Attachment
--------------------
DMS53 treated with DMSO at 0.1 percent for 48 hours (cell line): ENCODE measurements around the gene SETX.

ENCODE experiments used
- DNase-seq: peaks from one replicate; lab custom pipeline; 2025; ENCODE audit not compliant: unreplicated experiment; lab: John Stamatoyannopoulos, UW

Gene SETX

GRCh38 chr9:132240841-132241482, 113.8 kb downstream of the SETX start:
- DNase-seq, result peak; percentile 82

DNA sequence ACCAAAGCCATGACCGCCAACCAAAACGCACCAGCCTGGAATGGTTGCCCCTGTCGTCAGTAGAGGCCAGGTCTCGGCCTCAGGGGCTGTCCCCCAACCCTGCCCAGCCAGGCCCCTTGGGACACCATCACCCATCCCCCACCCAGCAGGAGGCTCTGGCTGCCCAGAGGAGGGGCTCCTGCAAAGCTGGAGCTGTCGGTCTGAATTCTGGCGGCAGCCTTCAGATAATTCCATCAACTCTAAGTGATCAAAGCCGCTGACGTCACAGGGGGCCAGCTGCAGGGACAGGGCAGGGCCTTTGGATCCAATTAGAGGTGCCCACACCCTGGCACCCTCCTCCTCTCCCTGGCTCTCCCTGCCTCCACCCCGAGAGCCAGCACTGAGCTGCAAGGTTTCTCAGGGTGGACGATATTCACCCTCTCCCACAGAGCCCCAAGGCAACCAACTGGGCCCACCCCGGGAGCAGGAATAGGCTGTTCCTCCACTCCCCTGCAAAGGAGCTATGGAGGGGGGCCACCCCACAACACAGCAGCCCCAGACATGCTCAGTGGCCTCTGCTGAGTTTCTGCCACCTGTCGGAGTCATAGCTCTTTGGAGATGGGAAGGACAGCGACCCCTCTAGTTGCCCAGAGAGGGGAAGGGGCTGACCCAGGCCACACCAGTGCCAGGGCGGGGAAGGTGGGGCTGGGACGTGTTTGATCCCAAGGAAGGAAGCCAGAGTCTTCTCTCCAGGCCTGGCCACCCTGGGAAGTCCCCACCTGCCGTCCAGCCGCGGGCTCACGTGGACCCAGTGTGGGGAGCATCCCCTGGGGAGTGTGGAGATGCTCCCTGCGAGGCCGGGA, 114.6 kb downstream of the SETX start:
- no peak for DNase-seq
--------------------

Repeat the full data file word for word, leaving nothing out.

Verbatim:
DMS53 treated with DMSO at 0.1 percent for 48 hours (cell line): ENCODE measurements around the gene SETX.

ENCODE experiments used
- DNase-seq: peaks from one replicate; lab custom pipeline; 2025; ENCODE audit not compliant: unreplicated experiment; lab: John Stamatoyannopoulos, UW

Gene SETX

GRCh38 chr9:132240841-132241482, 113.8 kb downstream of the SETX start:
- DNase-seq, result peak; percentile 82

DNA sequence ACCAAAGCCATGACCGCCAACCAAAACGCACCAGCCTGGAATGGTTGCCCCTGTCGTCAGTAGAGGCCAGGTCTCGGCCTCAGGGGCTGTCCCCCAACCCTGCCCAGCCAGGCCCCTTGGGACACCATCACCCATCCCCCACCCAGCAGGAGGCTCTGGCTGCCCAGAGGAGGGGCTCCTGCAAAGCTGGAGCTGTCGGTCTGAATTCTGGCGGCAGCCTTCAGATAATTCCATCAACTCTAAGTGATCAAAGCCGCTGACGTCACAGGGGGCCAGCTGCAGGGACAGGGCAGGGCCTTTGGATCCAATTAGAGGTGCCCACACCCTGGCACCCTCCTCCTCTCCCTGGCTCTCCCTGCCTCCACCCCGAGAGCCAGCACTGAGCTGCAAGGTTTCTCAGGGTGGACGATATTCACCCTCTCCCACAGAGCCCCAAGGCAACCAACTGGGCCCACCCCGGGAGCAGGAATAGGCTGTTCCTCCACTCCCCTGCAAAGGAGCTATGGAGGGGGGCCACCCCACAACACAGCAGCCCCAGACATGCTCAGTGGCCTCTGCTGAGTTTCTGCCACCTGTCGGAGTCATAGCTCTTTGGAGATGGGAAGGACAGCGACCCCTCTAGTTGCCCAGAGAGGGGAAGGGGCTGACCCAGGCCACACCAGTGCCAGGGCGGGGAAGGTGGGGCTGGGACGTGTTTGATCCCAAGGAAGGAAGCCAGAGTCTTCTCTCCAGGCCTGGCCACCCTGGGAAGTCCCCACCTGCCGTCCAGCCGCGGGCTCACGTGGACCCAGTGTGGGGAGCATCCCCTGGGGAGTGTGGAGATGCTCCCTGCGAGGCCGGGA, 114.6 kb downstream of the SETX start:
- no peak for DNase-seq